Insurance commission complaints are subject to public disclosure beginning January 1, 2016. This will provide more transparency, and increase leverage against insurance companies that engage in unfair settlement practices.

As background, there has existed in Oregon an unfair claims settlement practices statutes. Looking at some of the key provisions that would apply in a normal “unfair settlement” situation, the law states as follows (at ORS 746.230):

“(1)No insurer or other person shall commit or perform any of the following unfair claim settlement practices:

* * * * *

(f)Not attempting, in good faith, to promptly and equitably settle claims in which liability has become reasonably clear;

(g)Compelling claimants to initiate litigation to recover amounts due by offering substantially less than amounts ultimately recovered in actions brought by such claimants;

(h)Attempting to settle claims for less than the amount to which a reasonable person would believe a reasonable person was entitled after referring to written or printed advertising material accompanying or made part of an application; . . .”

The issue with this statute is that it did not provide a private right of action, meaning that it does not contain a provision authorizing an individual to sue for violation of the statute. The attorney general or the insurance commission could pursue violations, and one piece of evidence referenced in the statute is an increase in complaints filed against the insured with the insurance commission. The problem was that Oregon law provided that the commission was not to release copies of complaints, even under a FOIA request.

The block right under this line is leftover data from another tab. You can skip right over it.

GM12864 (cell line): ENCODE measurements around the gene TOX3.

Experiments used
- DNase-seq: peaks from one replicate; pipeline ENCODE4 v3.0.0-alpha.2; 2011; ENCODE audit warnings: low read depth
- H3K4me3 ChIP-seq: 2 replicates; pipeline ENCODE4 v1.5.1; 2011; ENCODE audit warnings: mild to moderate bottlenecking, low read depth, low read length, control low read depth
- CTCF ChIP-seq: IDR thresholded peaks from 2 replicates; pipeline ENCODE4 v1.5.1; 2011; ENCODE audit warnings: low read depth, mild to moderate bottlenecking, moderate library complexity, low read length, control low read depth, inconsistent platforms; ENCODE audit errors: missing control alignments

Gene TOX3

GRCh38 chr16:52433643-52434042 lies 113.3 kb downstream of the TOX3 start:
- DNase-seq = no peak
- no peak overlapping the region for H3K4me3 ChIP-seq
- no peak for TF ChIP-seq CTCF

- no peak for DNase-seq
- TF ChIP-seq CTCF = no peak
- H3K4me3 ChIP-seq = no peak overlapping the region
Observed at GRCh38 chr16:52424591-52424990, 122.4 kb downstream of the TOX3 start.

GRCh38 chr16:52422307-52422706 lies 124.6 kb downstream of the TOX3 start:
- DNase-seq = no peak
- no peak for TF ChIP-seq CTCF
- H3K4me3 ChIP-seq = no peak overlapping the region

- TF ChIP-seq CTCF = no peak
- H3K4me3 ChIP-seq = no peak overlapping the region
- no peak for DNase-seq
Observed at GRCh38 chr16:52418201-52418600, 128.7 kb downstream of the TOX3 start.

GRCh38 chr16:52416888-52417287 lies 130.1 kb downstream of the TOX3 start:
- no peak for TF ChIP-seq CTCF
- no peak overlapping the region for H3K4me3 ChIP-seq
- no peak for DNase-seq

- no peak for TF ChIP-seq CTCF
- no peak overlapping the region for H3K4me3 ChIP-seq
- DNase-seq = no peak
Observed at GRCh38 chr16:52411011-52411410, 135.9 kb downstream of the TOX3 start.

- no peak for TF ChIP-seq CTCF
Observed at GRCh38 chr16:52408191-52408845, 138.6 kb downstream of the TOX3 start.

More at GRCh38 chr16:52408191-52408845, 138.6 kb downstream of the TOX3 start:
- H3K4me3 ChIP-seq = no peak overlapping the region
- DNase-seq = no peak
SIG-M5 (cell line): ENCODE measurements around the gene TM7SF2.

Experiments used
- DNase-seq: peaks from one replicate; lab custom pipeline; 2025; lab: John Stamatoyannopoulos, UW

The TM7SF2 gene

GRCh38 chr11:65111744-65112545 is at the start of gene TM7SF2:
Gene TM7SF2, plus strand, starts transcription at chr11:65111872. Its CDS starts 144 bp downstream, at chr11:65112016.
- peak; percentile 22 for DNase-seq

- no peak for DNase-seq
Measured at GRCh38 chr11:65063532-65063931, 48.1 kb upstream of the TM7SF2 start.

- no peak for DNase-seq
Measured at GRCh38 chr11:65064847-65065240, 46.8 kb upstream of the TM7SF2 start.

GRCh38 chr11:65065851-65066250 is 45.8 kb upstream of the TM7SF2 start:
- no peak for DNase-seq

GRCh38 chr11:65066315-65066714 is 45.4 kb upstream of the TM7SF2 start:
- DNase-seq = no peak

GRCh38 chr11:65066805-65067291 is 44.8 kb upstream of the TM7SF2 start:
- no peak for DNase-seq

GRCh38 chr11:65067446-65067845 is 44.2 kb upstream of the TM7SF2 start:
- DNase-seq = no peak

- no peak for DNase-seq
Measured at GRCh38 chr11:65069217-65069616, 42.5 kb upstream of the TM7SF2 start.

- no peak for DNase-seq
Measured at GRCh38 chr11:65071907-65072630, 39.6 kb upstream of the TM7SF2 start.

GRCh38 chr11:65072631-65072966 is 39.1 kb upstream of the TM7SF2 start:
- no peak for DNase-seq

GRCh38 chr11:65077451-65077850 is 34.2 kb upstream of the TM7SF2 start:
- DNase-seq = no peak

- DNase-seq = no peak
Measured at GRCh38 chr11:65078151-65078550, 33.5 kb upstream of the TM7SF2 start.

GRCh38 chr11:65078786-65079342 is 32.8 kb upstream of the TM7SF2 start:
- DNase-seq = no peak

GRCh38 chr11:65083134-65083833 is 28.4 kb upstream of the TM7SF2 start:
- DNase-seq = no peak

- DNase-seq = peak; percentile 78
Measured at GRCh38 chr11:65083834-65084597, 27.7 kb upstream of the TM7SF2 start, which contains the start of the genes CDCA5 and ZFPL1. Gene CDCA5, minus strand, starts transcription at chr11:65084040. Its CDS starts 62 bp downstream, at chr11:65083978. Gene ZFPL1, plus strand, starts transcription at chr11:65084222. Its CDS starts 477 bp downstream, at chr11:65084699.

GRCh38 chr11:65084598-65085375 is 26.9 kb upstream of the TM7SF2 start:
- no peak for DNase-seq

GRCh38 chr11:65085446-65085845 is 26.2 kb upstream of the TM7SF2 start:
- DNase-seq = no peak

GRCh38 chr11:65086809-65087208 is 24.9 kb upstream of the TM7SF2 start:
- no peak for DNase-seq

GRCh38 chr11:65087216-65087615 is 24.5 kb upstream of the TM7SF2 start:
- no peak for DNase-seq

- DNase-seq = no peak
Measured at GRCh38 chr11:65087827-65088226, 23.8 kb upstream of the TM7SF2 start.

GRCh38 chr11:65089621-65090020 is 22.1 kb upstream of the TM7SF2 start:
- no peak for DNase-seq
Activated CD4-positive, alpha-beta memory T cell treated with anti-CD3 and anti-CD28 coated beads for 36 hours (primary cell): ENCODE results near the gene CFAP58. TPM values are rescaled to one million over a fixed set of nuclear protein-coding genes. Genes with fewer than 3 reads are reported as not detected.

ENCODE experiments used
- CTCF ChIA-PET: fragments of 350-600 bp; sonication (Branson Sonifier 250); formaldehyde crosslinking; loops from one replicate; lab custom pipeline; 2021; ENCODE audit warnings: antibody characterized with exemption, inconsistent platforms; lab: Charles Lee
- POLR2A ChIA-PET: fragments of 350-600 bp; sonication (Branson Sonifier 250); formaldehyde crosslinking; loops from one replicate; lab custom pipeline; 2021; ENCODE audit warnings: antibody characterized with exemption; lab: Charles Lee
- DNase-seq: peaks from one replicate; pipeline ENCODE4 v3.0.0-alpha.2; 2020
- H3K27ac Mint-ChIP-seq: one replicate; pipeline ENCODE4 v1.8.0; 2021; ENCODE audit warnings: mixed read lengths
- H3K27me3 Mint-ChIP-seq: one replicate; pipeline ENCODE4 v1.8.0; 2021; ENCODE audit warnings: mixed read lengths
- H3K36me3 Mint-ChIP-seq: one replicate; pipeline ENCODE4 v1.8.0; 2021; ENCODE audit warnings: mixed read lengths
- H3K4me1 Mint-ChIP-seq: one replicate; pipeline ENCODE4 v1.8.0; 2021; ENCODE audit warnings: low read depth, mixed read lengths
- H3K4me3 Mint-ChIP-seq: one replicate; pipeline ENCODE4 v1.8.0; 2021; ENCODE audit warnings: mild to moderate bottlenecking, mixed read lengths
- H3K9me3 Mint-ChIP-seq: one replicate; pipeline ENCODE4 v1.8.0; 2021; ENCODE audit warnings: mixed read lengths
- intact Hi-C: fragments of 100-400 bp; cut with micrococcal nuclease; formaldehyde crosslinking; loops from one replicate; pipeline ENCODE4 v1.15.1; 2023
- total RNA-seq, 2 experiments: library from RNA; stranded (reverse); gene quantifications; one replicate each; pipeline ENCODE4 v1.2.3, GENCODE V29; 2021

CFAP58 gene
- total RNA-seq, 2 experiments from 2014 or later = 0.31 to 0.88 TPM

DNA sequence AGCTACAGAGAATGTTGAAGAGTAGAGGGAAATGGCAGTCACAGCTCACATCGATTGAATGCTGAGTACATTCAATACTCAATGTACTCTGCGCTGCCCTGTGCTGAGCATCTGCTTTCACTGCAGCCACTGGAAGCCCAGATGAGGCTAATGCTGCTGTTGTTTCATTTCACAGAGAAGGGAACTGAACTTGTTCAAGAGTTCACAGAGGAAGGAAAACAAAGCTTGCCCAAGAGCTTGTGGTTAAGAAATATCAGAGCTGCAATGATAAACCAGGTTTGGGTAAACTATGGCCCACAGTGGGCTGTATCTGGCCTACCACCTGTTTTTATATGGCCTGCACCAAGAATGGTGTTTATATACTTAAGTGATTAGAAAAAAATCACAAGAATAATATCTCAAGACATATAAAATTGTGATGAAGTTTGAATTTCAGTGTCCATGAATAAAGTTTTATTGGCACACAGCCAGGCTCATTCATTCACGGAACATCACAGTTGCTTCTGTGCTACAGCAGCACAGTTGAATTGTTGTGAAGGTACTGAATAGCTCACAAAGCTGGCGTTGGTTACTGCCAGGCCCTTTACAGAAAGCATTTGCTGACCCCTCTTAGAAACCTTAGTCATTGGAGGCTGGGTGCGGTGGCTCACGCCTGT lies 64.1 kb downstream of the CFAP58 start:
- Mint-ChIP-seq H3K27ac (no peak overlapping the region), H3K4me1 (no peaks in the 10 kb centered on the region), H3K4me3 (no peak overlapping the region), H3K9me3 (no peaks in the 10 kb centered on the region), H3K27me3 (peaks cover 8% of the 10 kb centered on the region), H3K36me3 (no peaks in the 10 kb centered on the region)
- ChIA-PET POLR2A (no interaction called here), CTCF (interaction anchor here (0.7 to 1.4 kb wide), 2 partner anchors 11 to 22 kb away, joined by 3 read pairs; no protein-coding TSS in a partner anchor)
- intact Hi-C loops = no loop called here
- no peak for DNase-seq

That is no longer the case. Beginning January 1, 2016, the commission may release copies of complaints, with the identity of the complaining party redacted, to “any requester”. I believe that this is going to cause a substantial shift in the settlement policies of some insurance companies that have been free to engage in grossly unfair settlement practices. Some of the insurers have been offering paltry settlements in Oregon for years, in order to force litigants to trial. The transparency that should result from the new law will act as a restraint on such practices, and will cause a shift in settlement practices of some of the insurance companies.

Like many other aspects of government and big business, increased transparency is a good thing. This is a positive change.